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I have (and have used) my tire-plugs, fix-a-flat-in-a-can, tire-spoons and the great hydraulic systems as well for changing tires, plugging tires, replacing valves, etc. I keep a can of fix-a-flat in each vehicle for the slow-leaks (the type that you can't easily find) and for the larger holes in the tires I use the plugs.

I have taught my little lady to change a tire, but, she seems to think showing a little breast is easier ... :sssh:
 

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I call my hubby or my brother... Then walk home. I can change or patch my bicycle tire, and i do carry a repair kit for it. As much of a PITA as that is, I can't imagine changing the tire on a full-size vehicle.

Is there a reason to pull the nail out? I've heard one should leave it in if possible and seal around it.
Please say you are kidding?
 

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I sold my soul to The_Blob. He had candy...
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Aemilia--When my daughter started drivers ed, my husband took her out to the cars we own and gave her the instruction manuals. She had to use the books and figure out how to change a tire. My husband was out there with her if she had any questions, but she had to do the work herself. Perhaps your husband can do the same for you? Yes, it can be a PITA, but so is being stuck on the side of the road with a dead cell phone battery, in the dark, rain or snow, with no help in sight.
 

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Zookeeper
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Please say you are kidding?
About which part? I have called for help, and I have walked home before; but for reasons that needed a mechanic.

mdprepper said:
so is being stuck on the side of the road with a dead cell phone battery, in the dark, rain or snow, with no help in sight.
If its dark, raining or snowing, I'm not likely to be driving. Sorry. :surrender: I have some fears of being in a car under those conditions, especially snow. (And yes, I live in Montana. I threaten to leave the state every winter, then fall in love with it again in the spring.)

And I have changed a tire before. On a car. We have a truck. I don't want the jack to slip and drop it on my foot. I'm not sure I can turn the lug nuts. And I think the spare is underneath, with grease & grime. :gaah: But I shall ask my DH about the tire, and have him show me when he is off work. :)

I will let you all know how it goes.

PS - sorry, I'm not trying to be goofy, I'm just on cloud nine from passing my ham test. It proves that I can still think, that my kids haven't zapped all my braincells.
 

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One tip - if y'all do have to use 'fix-a-flat' or some other spray sealer in a tire, please tell the tire guy BEFORE he tries to dismount it from the rim - these sprays are often flammable, and can result in injury.
SLIME brand is better - not flammable. "Ride-On TPS" is a brand a lot of motorcyclists like. Both are put into the tire (or tube for us dual-sport MC riders) and provides puncture protection all the time.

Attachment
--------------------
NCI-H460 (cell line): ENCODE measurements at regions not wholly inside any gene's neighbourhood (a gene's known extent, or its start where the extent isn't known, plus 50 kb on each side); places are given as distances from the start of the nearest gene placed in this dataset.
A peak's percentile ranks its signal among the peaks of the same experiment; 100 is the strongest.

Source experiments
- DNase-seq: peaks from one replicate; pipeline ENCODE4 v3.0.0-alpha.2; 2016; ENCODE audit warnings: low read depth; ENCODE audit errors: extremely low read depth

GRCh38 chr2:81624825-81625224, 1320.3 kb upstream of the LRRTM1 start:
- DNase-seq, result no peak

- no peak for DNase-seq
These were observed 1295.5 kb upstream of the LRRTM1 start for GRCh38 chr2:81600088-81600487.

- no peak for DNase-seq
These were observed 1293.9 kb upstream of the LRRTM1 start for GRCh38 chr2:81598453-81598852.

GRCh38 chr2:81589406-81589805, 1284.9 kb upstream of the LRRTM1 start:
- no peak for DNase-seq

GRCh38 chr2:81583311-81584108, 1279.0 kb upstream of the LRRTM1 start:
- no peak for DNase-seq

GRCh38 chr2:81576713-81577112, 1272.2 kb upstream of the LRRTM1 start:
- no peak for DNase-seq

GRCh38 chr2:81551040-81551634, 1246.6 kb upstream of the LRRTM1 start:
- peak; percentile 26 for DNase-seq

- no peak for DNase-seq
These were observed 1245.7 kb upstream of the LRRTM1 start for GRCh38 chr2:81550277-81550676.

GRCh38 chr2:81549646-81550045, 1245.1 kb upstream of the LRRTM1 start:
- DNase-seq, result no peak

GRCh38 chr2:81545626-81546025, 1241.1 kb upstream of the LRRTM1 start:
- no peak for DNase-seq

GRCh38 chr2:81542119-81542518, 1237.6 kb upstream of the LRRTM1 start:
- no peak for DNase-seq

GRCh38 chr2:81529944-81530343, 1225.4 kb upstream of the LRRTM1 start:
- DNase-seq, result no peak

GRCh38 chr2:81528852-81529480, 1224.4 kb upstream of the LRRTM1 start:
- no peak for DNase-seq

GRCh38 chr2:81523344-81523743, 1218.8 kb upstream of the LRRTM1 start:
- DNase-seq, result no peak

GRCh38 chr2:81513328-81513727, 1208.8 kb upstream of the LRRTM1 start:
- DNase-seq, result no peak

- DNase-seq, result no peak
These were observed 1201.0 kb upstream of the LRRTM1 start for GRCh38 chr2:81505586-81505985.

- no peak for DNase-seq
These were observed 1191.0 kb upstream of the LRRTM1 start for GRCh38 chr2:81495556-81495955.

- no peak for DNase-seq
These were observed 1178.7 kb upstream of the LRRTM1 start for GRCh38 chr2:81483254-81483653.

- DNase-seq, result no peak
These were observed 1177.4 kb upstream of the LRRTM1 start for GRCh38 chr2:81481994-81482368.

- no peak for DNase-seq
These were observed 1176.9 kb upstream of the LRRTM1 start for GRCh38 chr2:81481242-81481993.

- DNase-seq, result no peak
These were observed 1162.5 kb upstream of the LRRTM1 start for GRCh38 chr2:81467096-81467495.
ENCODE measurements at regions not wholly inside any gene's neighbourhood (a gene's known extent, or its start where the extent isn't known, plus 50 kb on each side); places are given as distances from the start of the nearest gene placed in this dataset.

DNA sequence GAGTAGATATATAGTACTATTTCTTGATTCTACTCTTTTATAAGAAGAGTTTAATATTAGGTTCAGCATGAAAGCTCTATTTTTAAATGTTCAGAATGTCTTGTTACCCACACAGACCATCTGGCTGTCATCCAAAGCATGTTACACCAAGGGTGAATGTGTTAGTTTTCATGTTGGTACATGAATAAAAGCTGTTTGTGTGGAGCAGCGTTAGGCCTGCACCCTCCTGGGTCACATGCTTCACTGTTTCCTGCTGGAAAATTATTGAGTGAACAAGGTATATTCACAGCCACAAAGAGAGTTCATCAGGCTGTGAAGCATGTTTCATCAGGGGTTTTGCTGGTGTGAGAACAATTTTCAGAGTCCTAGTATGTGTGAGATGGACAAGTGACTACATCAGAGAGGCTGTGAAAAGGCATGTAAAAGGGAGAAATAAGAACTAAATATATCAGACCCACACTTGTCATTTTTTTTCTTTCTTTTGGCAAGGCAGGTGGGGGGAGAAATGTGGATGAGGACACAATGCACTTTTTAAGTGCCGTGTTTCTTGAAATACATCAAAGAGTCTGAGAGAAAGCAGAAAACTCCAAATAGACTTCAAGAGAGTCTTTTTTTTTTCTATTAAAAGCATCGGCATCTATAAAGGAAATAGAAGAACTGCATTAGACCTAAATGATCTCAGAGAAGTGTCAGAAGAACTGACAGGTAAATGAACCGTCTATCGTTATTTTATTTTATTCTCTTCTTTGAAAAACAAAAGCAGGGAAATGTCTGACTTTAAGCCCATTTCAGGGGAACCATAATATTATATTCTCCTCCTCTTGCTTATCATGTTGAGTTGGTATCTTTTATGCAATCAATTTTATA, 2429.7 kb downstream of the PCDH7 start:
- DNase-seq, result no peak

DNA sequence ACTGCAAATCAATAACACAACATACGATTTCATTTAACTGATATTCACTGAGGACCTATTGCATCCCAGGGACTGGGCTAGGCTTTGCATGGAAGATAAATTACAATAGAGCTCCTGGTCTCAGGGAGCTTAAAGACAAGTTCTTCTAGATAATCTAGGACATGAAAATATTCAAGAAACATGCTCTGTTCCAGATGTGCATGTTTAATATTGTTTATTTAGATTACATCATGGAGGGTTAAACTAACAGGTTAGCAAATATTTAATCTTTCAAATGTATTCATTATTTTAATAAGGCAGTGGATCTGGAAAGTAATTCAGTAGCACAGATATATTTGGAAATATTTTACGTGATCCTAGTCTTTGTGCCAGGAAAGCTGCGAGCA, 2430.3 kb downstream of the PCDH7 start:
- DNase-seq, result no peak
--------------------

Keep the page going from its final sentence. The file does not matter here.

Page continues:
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Discussion Starter · #16 ·
Bigdog. A great point. Fix a flat should only be used in an extreme emergency without any other means. I can and will explode and can unbalance your tire as well. Very good point there.
 

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I carry fixaflat, aircomp. and plugs in all trucks and the ATV. With a flashlight, the one thing i hate is to be stranded because of a dang flat. Short of a shreaded tire and no spare i'll be ready to go. Never use that fixaflat stuff unless nothing else can work and it will go bad over time it does not last for ever if you have an old can over one year old, chuck it and get new. 90% chance after about a year it will let you down. Take this from someone who should have known better me.
 

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I sold my soul to The_Blob. He had candy...
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A long time ago I used to install tires. I pulled the valve stem from a tire filled with fix-a-flat. The customer did not tell me about it or put the marking sticker on it. It shot out with such force that the liquid actually broke the skin on my arm, neck and face. Hurt like crazy, had to get a Tetnus shot too. If you are going to use fix-a-flat be sure to use the sticker to mark the tire and tell them you used it, so your tire installer doesn't get hurt!!
 

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www.veggear.blogspot.com
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I whipped up a 12v compressor for about $35. Find a car with air shocks like a Lincoln or Caddy in the junk yard and pull the compressor. It's about $5 at the local picknpull. I used a well pressure switch from Homedepot to comtrol the psi. I will get around to doing a write up on it for my blog someday, but if you're handy, you get the idea.


Ok, I just got the write up. posted if anyone wants details It's on my blog.
 

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I bought a 12v one from Sears a while back, it also has a battery charger. Now all I need is a tire patch kit, forgot all about that.:scratch